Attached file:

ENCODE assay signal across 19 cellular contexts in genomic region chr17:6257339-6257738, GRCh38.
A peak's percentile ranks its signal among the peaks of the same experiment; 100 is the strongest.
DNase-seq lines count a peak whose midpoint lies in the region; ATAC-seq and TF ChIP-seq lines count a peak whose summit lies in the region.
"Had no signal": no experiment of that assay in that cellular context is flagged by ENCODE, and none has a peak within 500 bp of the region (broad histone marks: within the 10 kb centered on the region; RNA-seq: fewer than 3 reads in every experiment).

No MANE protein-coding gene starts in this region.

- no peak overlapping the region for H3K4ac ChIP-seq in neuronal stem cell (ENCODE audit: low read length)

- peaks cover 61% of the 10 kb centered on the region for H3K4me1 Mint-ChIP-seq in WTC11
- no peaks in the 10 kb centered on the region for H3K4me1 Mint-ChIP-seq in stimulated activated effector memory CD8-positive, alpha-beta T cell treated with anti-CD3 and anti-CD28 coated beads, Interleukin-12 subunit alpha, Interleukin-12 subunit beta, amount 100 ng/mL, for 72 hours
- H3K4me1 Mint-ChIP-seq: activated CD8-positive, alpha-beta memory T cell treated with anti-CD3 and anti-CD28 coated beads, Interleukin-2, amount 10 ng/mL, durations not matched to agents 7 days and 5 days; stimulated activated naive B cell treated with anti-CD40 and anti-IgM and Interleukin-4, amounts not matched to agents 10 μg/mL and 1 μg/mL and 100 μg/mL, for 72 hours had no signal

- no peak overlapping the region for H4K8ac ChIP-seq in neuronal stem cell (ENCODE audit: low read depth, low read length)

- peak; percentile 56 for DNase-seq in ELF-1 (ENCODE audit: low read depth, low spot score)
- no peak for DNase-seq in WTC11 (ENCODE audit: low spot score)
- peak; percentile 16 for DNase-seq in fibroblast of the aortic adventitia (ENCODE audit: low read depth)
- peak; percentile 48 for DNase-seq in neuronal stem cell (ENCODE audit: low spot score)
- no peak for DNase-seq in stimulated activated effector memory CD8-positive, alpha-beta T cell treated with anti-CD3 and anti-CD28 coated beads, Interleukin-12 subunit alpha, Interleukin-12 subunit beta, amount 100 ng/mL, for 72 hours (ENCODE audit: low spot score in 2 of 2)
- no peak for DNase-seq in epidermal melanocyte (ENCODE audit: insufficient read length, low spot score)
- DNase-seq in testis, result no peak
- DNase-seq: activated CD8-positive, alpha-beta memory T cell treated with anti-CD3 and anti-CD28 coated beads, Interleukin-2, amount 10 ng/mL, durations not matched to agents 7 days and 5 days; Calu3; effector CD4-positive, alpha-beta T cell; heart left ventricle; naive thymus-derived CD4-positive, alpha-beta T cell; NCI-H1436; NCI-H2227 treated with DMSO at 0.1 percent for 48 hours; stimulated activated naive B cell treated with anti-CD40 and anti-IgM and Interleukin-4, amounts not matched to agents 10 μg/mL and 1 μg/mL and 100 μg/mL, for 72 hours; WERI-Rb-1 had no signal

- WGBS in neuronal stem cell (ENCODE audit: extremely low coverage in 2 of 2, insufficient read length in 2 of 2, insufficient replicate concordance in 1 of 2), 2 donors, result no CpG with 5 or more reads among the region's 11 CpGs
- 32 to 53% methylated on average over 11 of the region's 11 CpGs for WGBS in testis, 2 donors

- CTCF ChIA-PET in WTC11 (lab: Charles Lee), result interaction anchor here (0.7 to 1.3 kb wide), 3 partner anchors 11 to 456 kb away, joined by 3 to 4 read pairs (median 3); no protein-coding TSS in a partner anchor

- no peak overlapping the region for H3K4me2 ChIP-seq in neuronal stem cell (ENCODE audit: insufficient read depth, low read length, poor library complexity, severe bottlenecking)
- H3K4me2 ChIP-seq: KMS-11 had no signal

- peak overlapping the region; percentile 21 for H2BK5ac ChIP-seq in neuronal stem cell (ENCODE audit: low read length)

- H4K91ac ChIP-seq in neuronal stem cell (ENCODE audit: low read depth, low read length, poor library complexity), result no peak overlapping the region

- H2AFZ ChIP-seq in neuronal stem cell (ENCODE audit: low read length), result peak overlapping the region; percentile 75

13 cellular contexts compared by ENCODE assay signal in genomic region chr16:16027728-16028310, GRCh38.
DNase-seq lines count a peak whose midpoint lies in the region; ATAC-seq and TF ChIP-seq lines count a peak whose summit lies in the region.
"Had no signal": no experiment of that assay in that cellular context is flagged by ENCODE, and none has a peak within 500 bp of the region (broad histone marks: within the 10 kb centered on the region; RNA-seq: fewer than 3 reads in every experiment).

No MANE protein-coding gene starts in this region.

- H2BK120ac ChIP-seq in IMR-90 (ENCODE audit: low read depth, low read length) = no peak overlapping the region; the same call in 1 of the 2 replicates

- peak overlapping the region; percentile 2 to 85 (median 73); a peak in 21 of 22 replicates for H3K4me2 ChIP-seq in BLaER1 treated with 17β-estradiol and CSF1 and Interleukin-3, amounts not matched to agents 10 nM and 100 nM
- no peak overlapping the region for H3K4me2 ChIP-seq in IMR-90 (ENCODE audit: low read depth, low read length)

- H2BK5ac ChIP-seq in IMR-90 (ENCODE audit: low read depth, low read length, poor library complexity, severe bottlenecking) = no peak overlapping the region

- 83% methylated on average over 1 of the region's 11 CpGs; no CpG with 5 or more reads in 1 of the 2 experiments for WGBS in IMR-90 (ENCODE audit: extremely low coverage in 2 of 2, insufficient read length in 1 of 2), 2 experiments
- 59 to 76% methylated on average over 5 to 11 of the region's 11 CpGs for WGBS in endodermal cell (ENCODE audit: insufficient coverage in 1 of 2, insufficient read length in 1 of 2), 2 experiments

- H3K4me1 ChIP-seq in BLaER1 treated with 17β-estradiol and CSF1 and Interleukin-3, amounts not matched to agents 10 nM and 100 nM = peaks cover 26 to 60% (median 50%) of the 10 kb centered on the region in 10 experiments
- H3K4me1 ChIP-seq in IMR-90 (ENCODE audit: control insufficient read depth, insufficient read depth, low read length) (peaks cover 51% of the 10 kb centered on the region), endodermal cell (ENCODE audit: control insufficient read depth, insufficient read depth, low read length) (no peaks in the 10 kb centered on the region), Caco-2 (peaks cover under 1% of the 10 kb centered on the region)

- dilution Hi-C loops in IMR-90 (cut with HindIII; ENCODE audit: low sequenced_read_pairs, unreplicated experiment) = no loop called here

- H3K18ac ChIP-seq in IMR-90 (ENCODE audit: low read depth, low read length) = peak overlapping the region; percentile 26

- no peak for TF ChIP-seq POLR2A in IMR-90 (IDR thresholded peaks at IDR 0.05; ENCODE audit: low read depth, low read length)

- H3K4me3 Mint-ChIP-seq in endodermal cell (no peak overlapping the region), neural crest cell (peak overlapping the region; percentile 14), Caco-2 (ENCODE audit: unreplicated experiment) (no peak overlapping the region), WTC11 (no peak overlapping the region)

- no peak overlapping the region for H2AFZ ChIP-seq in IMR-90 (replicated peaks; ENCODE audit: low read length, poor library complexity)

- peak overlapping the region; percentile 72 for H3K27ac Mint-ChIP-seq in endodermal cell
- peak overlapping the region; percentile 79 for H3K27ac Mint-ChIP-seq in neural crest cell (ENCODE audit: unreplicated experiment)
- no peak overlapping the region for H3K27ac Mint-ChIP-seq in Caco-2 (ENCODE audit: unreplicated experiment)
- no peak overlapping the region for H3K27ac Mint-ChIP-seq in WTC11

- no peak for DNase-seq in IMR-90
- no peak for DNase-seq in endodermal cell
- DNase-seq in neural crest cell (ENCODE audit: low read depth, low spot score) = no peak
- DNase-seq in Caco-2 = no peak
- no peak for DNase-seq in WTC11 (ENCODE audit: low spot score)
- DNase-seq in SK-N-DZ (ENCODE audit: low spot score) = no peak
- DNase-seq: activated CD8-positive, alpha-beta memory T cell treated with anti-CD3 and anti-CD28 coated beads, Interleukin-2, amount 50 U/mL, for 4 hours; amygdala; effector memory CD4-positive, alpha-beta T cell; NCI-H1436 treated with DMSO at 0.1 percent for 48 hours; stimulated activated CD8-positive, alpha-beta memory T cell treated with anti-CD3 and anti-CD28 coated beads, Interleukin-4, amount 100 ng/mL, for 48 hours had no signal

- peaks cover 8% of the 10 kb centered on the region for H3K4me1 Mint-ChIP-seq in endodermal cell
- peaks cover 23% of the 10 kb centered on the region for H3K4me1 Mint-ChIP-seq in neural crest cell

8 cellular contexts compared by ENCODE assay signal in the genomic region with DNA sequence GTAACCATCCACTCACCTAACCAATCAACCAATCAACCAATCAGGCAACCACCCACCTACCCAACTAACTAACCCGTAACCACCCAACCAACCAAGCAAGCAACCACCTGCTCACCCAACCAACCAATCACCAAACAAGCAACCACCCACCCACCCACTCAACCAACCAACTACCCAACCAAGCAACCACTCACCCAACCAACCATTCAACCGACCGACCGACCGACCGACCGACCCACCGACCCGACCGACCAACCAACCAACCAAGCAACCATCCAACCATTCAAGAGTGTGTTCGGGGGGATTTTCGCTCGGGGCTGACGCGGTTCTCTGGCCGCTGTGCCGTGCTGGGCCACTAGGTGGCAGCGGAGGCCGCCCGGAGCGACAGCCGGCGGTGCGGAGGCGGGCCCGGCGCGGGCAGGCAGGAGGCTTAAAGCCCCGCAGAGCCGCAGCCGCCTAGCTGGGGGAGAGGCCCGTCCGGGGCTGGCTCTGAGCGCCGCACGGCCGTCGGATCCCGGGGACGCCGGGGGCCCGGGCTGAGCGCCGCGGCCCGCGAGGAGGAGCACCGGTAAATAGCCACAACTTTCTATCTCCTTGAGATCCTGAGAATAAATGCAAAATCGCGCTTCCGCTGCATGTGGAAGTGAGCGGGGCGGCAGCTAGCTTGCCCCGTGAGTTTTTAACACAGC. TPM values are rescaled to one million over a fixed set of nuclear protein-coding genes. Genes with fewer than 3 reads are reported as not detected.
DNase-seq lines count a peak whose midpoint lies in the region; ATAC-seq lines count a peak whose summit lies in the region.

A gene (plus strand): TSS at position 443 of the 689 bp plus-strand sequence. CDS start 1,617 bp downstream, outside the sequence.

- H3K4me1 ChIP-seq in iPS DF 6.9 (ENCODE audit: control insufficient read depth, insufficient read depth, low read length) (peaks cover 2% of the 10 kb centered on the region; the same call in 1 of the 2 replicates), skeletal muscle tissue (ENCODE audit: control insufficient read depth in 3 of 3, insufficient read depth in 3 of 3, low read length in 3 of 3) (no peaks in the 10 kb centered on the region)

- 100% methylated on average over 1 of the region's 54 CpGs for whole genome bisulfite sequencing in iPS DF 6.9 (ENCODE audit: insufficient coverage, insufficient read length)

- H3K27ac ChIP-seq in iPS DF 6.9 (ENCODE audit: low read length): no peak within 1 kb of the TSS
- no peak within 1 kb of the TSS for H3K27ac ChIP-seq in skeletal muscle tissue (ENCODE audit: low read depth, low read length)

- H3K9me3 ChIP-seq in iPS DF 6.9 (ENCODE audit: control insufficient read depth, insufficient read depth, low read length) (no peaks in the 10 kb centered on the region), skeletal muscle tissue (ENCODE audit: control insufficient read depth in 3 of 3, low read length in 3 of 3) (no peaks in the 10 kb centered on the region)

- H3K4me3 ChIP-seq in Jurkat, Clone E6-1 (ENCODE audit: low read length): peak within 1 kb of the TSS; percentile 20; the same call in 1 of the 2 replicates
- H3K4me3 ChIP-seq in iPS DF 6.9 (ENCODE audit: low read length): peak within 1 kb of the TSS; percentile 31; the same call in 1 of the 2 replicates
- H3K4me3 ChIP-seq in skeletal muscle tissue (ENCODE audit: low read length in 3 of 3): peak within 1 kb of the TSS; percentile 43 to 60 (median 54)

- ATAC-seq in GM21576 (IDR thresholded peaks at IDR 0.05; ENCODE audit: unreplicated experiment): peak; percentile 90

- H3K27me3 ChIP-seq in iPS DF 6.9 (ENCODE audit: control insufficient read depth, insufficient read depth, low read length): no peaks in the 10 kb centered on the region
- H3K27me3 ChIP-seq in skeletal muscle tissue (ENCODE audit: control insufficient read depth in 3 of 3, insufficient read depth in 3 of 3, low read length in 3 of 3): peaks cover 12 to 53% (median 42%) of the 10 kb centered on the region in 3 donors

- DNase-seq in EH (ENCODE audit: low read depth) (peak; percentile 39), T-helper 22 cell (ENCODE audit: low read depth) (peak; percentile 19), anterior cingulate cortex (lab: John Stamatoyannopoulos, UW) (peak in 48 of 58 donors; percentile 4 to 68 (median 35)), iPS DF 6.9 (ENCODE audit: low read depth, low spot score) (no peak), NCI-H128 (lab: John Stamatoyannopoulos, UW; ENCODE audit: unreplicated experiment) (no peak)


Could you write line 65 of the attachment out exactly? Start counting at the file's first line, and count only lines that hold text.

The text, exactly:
- H3K4me3 ChIP-seq in Jurkat, Clone E6-1 (ENCODE audit: low read length): peak within 1 kb of the TSS; percentile 20; the same call in 1 of the 2 replicates